Professional vs Amateur trader

Traders

This blogpost is a small effort to delineate the thought process of a Professional in comparison to an amateur trader.

Introduction

It is a common understanding that trading profit on any given trade can be construed as the compensation we receive for the risk we took on the trade. Traders take risk, in the sense they routinely make judgments with uncertain outcomes. So it would follow then, that good traders don’t try to eliminate risk as much as manage it, and instead, can increase their chance of profitability by better reducing that uncertainty !!

This can be accomplished by making better trading decisions than those that are less informed, less knowledgeable, and less skilled. Ultimately, it is not what the trader knows, but who he is. The really consistently profitable traders are able to ignore or subvert their natural tendencies to do what feels comfortable, and instead, do what is necessary, to be optimally profitable over the long run.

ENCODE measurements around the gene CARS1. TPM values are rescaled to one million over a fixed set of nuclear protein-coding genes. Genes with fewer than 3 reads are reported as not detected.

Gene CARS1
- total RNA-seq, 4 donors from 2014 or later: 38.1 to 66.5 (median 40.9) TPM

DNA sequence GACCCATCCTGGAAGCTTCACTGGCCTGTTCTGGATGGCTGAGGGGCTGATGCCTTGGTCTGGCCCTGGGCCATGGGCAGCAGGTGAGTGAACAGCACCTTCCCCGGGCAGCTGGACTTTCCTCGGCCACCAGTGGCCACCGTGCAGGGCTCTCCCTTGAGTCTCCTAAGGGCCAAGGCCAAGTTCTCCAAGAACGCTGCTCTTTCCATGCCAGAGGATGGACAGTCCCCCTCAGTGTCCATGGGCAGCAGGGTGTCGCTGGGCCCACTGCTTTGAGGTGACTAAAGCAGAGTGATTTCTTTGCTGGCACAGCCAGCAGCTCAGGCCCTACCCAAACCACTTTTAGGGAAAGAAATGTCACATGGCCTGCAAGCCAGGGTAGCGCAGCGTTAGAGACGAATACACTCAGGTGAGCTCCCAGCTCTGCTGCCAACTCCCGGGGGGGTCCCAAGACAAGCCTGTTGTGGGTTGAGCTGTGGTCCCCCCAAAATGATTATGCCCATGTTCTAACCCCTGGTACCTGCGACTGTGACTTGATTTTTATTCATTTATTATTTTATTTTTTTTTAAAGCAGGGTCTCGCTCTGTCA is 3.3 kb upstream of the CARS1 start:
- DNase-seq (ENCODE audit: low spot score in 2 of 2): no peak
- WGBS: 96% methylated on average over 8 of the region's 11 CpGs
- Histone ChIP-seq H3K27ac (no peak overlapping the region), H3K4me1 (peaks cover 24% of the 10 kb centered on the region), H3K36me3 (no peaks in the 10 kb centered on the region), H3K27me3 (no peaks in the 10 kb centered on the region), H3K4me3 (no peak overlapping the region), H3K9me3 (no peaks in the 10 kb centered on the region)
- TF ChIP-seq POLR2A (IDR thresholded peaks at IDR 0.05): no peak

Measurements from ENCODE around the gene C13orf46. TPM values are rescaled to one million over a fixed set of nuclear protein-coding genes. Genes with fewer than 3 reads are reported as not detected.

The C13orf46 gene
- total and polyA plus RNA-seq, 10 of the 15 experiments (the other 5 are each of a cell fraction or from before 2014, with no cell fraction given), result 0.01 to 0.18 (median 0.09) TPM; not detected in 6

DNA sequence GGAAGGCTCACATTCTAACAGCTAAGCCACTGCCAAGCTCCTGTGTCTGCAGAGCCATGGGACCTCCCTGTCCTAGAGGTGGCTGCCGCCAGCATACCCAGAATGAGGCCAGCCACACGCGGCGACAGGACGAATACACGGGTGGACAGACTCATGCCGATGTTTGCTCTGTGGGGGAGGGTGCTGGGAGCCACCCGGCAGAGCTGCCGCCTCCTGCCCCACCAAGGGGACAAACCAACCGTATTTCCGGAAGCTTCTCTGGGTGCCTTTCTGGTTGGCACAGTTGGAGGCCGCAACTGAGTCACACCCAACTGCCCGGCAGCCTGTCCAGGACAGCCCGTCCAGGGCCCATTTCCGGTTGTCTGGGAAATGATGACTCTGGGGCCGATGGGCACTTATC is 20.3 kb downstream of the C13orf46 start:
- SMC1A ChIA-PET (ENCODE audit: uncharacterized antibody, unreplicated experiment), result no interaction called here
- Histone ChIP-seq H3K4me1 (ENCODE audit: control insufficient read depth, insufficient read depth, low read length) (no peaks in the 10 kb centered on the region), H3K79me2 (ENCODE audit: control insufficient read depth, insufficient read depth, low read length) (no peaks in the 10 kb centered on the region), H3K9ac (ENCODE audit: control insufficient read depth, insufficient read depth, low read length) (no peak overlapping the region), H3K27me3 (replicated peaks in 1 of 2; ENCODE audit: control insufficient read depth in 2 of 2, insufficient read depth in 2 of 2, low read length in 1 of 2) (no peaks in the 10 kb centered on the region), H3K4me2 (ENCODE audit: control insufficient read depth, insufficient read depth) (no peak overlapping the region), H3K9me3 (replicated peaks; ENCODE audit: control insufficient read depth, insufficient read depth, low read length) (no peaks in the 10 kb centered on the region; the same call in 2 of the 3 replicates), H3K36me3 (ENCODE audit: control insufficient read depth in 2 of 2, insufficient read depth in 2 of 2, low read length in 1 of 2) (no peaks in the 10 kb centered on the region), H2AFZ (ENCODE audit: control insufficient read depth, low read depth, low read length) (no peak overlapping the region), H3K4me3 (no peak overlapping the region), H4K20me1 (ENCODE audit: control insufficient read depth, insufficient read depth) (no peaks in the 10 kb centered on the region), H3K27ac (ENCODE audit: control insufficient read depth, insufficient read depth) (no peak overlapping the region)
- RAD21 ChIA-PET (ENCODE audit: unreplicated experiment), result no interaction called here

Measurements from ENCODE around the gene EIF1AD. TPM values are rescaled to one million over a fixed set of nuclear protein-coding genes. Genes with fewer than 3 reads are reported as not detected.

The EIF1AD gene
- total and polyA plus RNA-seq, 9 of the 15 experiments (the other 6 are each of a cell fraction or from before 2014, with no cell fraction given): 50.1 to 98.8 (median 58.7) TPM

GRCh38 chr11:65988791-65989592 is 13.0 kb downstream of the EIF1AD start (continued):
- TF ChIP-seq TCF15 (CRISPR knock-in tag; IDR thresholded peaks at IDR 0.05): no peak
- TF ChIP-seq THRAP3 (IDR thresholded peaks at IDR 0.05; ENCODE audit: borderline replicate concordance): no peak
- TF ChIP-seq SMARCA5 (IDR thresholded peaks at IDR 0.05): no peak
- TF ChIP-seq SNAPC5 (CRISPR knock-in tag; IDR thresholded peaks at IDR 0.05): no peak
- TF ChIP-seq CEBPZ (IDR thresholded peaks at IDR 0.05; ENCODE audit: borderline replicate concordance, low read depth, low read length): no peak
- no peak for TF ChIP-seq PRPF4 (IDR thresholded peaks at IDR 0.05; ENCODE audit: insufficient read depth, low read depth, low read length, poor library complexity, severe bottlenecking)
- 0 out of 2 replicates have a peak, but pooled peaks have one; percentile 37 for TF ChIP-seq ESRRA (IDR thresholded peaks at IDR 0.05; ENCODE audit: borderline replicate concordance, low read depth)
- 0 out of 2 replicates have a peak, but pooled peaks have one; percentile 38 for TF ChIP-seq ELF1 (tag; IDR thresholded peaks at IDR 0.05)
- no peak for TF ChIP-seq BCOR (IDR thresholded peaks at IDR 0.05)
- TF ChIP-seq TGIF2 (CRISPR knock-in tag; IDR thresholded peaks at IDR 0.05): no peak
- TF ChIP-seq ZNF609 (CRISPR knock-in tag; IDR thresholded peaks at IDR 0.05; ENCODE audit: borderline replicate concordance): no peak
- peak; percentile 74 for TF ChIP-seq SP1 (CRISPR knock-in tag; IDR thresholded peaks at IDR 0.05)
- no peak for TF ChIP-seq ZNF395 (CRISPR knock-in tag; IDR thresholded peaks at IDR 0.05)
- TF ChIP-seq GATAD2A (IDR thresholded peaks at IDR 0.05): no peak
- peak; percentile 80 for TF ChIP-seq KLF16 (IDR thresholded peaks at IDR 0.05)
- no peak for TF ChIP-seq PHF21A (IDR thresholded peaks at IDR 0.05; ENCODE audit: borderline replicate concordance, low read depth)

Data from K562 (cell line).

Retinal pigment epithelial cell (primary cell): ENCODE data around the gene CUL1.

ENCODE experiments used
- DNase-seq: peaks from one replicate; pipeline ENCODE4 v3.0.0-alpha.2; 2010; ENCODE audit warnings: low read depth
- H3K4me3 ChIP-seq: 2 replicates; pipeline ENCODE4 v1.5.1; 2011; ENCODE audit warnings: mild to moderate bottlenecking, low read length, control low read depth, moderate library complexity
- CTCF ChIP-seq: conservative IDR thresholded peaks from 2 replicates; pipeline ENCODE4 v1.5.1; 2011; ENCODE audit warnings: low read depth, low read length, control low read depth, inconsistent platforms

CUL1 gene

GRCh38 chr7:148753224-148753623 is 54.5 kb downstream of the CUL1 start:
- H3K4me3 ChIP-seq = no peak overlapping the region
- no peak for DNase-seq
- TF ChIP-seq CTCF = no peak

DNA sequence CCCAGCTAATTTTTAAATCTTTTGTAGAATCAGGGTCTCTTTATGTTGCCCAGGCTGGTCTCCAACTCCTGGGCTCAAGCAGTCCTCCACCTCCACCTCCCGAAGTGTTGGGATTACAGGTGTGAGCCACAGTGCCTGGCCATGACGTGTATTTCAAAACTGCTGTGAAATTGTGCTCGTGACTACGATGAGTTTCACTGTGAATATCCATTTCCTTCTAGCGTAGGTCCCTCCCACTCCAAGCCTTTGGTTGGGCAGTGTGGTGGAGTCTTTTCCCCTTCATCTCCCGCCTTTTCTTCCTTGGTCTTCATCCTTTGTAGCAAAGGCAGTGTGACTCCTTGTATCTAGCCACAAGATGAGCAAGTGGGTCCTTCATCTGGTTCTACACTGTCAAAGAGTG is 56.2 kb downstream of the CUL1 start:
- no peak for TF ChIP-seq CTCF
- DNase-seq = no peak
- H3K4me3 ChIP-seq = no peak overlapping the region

Amateur traders

1. Watch what other traders do and be sure to follow the crowd. After all, they have been trading a lot longer than him/her and hence, naturally they should be more ‘smarter’

2. Never worry about using stop loss orders. When the time comes, he will be able to sell his open position(s) and take a loss. Our emotions won’t even come into play. Besides, stop loss orders are for weaklings 🙂

3. Setting high standards to achieve and feeling beaten when they fail to meet their expectations. Suddenly,they are disappointed/stressed out,and prone to make trading errors. Losses start to mount,mood worsens and before they know it, they find themselves in a deep psychological hole of despair.